Written by Colin on 8/09/2010

If you're on a Mac with Windows installed via Bootcamp then you've no doubt noticed that the Bootcamp partition mounts as another drive when using OSX. I rarely needed access to the contents of my Bootcamp installation so I thought it'd be nice to prevent the partition from mounting at all on the Mac side of things. There's a relatively easy way to achieve this using just a little bit of command line inputs. The only things you need to know are tje name of your Bootcamp partition and the type of formating (NTFS or FAT). You will also need administrative rights on the computer. In my case, it's just "BOOTCAMP" in all capital letters. It's important that you get the capitalization and spelling correct otherwise this won't work. If you have a space in the name then you'll need to modify the text a bit. All you need to do is add a backslash slash (\) immediately before the space in the name (e.g. "Windows\ Drive").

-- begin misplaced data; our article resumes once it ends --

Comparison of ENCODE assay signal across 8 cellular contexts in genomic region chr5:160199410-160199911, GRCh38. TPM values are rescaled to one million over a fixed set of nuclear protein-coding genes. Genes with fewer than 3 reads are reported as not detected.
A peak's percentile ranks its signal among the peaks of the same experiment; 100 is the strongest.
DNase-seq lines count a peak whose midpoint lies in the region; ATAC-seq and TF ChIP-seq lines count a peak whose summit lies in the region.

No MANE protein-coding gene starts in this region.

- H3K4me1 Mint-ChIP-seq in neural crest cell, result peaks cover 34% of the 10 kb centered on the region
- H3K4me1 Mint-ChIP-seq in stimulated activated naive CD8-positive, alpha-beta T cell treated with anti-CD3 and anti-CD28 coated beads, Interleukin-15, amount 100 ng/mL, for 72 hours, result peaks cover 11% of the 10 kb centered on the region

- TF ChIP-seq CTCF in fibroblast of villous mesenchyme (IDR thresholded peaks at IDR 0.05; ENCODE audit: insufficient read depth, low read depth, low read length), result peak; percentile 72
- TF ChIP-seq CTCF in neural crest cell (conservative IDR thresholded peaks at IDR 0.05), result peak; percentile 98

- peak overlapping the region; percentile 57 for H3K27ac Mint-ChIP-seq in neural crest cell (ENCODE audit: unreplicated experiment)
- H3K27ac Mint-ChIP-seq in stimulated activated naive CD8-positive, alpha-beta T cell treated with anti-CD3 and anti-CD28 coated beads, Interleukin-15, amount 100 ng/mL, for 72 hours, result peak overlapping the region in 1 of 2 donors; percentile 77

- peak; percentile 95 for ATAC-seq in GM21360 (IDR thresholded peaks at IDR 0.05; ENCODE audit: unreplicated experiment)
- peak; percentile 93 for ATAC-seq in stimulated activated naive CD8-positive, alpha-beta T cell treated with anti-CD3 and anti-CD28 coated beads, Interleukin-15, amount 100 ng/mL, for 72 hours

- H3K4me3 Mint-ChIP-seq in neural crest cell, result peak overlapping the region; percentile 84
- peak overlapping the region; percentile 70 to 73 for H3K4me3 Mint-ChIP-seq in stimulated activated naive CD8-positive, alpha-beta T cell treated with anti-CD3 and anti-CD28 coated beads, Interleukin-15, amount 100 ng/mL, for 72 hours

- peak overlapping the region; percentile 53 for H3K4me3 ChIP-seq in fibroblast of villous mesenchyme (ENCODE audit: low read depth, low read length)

Armed with the name of your partition, open up the Terminal application (Applications/Utilities/Terminal.app) and type in the following command

sudo pico /etc/fstab

You will be prompted to enter an administrator password (more than likely just your account password) to continue.

This will create and open a file on the command line where you will then enter the following text, replacing "DriveName" with the name of your partition (e.g. BOOTCAMP).

LABEL=DriveName none ntfs rw,noauto 0 0

Note that if you have a FAT32 formatted drive you will need to change the "ntfs" to "msdos" for this to work.

Press the keys Control + o and then enter to save the modifications to the file. Press the keys Control + x to exit the file editing interface. At this point you're done and you can exit Terminal. If you've done it correctly, the next time you restart your computer the Bootcamp partition shouldn't be mounted. You can always mount it manually with the Disk Utility application.

Note that this isn't limited to just the Bootcamp drive, you can do it with any partition on your computer's internal or external drives.

1 Comments:

Nathan said...

Thanks! I've been wondering how to do that. I'm sure one of these days I just accidentally delete a bunch of stuff from the wrong partition!

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